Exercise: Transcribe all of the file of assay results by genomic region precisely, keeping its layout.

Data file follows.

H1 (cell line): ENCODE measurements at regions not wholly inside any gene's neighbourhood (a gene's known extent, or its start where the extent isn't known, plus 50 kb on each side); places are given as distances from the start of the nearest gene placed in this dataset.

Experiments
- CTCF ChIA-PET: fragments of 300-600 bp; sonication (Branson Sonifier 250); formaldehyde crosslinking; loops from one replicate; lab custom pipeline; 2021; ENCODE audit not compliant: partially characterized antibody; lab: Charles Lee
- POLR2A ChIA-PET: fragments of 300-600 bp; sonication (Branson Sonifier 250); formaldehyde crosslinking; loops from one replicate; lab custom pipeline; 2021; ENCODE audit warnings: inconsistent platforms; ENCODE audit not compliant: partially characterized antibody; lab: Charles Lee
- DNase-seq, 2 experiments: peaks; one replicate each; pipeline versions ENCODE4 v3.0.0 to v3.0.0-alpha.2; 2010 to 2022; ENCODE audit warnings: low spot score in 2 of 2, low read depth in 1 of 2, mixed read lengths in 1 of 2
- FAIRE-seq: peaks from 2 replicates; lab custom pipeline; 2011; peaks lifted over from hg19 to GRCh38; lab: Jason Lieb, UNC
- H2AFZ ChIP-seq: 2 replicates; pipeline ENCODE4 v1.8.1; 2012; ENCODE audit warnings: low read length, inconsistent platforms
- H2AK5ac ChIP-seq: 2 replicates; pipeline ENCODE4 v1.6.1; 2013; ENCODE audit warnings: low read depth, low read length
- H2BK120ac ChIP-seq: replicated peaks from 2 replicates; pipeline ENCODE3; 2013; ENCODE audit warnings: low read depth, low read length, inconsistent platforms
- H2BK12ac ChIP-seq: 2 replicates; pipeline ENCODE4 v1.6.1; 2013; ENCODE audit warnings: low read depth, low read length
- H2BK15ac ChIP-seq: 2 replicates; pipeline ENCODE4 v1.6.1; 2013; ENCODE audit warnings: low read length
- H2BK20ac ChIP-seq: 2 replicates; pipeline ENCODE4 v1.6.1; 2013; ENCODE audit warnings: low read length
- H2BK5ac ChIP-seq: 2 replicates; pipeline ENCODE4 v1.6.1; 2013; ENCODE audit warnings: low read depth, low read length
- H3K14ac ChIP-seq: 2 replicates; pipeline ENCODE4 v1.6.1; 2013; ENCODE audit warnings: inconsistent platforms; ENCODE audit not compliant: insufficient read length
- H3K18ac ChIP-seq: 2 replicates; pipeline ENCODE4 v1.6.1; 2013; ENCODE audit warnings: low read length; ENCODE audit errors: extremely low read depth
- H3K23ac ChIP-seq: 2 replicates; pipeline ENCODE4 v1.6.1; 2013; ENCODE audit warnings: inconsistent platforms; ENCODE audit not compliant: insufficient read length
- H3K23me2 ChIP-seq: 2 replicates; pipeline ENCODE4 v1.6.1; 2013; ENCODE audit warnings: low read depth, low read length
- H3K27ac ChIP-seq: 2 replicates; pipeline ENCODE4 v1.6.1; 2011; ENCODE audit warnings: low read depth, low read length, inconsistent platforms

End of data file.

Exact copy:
H1 (cell line): ENCODE measurements at regions not wholly inside any gene's neighbourhood (a gene's known extent, or its start where the extent isn't known, plus 50 kb on each side); places are given as distances from the start of the nearest gene placed in this dataset.

Experiments
- CTCF ChIA-PET: fragments of 300-600 bp; sonication (Branson Sonifier 250); formaldehyde crosslinking; loops from one replicate; lab custom pipeline; 2021; ENCODE audit not compliant: partially characterized antibody; lab: Charles Lee
- POLR2A ChIA-PET: fragments of 300-600 bp; sonication (Branson Sonifier 250); formaldehyde crosslinking; loops from one replicate; lab custom pipeline; 2021; ENCODE audit warnings: inconsistent platforms; ENCODE audit not compliant: partially characterized antibody; lab: Charles Lee
- DNase-seq, 2 experiments: peaks; one replicate each; pipeline versions ENCODE4 v3.0.0 to v3.0.0-alpha.2; 2010 to 2022; ENCODE audit warnings: low spot score in 2 of 2, low read depth in 1 of 2, mixed read lengths in 1 of 2
- FAIRE-seq: peaks from 2 replicates; lab custom pipeline; 2011; peaks lifted over from hg19 to GRCh38; lab: Jason Lieb, UNC
- H2AFZ ChIP-seq: 2 replicates; pipeline ENCODE4 v1.8.1; 2012; ENCODE audit warnings: low read length, inconsistent platforms
- H2AK5ac ChIP-seq: 2 replicates; pipeline ENCODE4 v1.6.1; 2013; ENCODE audit warnings: low read depth, low read length
- H2BK120ac ChIP-seq: replicated peaks from 2 replicates; pipeline ENCODE3; 2013; ENCODE audit warnings: low read depth, low read length, inconsistent platforms
- H2BK12ac ChIP-seq: 2 replicates; pipeline ENCODE4 v1.6.1; 2013; ENCODE audit warnings: low read depth, low read length
- H2BK15ac ChIP-seq: 2 replicates; pipeline ENCODE4 v1.6.1; 2013; ENCODE audit warnings: low read length
- H2BK20ac ChIP-seq: 2 replicates; pipeline ENCODE4 v1.6.1; 2013; ENCODE audit warnings: low read length
- H2BK5ac ChIP-seq: 2 replicates; pipeline ENCODE4 v1.6.1; 2013; ENCODE audit warnings: low read depth, low read length
- H3K14ac ChIP-seq: 2 replicates; pipeline ENCODE4 v1.6.1; 2013; ENCODE audit warnings: inconsistent platforms; ENCODE audit not compliant: insufficient read length
- H3K18ac ChIP-seq: 2 replicates; pipeline ENCODE4 v1.6.1; 2013; ENCODE audit warnings: low read length; ENCODE audit errors: extremely low read depth
- H3K23ac ChIP-seq: 2 replicates; pipeline ENCODE4 v1.6.1; 2013; ENCODE audit warnings: inconsistent platforms; ENCODE audit not compliant: insufficient read length
- H3K23me2 ChIP-seq: 2 replicates; pipeline ENCODE4 v1.6.1; 2013; ENCODE audit warnings: low read depth, low read length
- H3K27ac ChIP-seq: 2 replicates; pipeline ENCODE4 v1.6.1; 2011; ENCODE audit warnings: low read depth, low read length, inconsistent platforms